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Keywords:

  • BioSoil survey;
  • Great Britain;
  • forest soils carbon stocks;
  • national forest carbon stocks;
  • soil monitoring;
  • soil carbon uncertainties

Abstract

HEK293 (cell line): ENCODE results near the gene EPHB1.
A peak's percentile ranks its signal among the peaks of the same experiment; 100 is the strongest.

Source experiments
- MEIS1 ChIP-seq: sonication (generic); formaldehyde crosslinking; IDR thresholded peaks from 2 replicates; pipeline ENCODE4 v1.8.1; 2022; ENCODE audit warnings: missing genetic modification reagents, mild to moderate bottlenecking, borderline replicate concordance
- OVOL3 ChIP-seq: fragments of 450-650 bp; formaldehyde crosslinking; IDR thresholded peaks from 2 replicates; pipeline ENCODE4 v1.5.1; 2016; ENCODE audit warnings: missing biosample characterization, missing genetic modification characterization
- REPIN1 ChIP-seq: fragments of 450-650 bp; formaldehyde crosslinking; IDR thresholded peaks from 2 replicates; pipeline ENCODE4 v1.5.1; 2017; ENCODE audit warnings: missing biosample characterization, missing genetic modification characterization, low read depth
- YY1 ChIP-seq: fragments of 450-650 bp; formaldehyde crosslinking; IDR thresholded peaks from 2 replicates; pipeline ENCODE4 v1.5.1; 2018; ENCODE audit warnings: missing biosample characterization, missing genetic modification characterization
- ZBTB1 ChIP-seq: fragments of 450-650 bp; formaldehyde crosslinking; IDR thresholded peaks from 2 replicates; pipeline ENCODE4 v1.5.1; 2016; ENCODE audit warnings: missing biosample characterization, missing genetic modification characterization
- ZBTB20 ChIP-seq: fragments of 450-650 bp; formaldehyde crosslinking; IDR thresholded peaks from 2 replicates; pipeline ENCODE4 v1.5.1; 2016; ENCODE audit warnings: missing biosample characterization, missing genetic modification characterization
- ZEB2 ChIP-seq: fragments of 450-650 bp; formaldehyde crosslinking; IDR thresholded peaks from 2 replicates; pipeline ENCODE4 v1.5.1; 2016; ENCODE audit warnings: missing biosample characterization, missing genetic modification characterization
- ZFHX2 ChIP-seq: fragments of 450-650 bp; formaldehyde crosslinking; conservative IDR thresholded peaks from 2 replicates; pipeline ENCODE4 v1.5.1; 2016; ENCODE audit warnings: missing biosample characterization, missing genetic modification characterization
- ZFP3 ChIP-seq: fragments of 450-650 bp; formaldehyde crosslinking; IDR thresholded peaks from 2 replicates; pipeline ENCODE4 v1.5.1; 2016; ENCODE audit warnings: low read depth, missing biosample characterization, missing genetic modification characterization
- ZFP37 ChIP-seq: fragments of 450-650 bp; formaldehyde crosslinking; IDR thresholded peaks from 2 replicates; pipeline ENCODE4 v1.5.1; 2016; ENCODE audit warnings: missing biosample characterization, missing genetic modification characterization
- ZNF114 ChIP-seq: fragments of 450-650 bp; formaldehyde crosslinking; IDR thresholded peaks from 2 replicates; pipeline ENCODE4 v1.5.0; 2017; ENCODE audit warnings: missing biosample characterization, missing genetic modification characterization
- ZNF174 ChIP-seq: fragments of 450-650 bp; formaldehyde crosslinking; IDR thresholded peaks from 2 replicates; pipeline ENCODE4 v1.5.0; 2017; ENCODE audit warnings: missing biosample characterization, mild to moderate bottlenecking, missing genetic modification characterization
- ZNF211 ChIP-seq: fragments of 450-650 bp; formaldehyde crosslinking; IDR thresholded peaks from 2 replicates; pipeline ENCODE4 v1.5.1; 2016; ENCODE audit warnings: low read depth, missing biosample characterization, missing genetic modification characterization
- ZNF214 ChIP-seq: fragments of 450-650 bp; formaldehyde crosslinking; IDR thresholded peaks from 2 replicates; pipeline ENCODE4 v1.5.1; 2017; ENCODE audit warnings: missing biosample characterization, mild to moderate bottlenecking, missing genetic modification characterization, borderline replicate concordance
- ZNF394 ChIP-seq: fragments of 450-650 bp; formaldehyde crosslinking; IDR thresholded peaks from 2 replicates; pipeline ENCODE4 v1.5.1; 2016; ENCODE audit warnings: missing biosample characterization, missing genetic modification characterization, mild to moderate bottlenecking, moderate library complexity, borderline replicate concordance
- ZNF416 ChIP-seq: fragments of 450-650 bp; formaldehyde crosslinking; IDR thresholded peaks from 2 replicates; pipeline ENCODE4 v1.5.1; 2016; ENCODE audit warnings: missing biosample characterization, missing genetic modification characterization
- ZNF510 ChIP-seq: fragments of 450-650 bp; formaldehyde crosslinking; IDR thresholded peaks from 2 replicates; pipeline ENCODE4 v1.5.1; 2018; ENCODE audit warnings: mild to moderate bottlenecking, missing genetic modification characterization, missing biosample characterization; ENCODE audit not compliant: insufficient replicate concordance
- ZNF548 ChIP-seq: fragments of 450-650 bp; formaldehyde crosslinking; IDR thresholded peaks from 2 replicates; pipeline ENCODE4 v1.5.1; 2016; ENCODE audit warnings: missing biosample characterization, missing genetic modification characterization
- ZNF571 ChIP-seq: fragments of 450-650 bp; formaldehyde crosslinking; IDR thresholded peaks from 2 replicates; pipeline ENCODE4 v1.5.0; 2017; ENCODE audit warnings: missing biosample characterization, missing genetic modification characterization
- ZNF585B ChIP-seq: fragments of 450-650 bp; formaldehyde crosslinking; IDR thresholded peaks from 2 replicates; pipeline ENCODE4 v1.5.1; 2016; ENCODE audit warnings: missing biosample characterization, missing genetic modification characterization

Carbon (C) stocks in forest soils were evaluated in the first comprehensive survey of Great Britain, the BioSoil soil survey, using a total of 167 plots (72 in England, 26 in Wales and 69 in Scotland). The average C stock down to 80 cm depth for seven main soil types ranged between 108 and 448 t C/ha with maximum values from 511 to 927 t C/ha. Carbon stock varied with soil depth and type, forest type, and stand age. Stocks within the upper mineral soil (0–20 cm) represented between 29 and 69% of the total 0–80 cm C stock, while those in the top 40 cm comprised 59–100% of the total. Carbon stocks decreased in the order deep peats > peaty gleys > groundwater gleys > surface-water gleys > podzols and ironpans > brown earths > rankers and rendzinas. Litter and fermentation horizons on average contributed an additional 7.3 and 8.8 t C/ha, respectively, to the overall soil C stock. Measured soil C stocks (0–80 cm) were upscaled by area of main soil and forest types to provide national estimates. Total forest soil stocks for England, Wales and Scotland were upscaled to 163, 46 and 337 Mt C, respectively, with an additional 17, 4 and 21 Mt C within surface organic layers (litter and fermentation horizons). Carbon stocks were larger under conifers compared with broadleaves. Peaty gleys contributed most to the total C stock in Scotland, while brown earths and podzolic soils made the largest contribution in Wales, and brown earths and surface-water gley soils in England. Estimated total carbon stocks in forest soils in Great Britain, including organic layers, are 589 Mt C in the top 80 cm and 664 Mt C in the top 1 m of soil. The BioSoil soil survey provides the most comprehensive estimate of forest soil C stocks in Great Britain to date and provides a good baseline for assessing future change even though variability in forest soil C stocks is high. However, a relatively small number of additional plots to fill existing gaps in spatial coverage and to increase representation of rendzinas and highly organic soils would significantly reduce the level of uncertainty.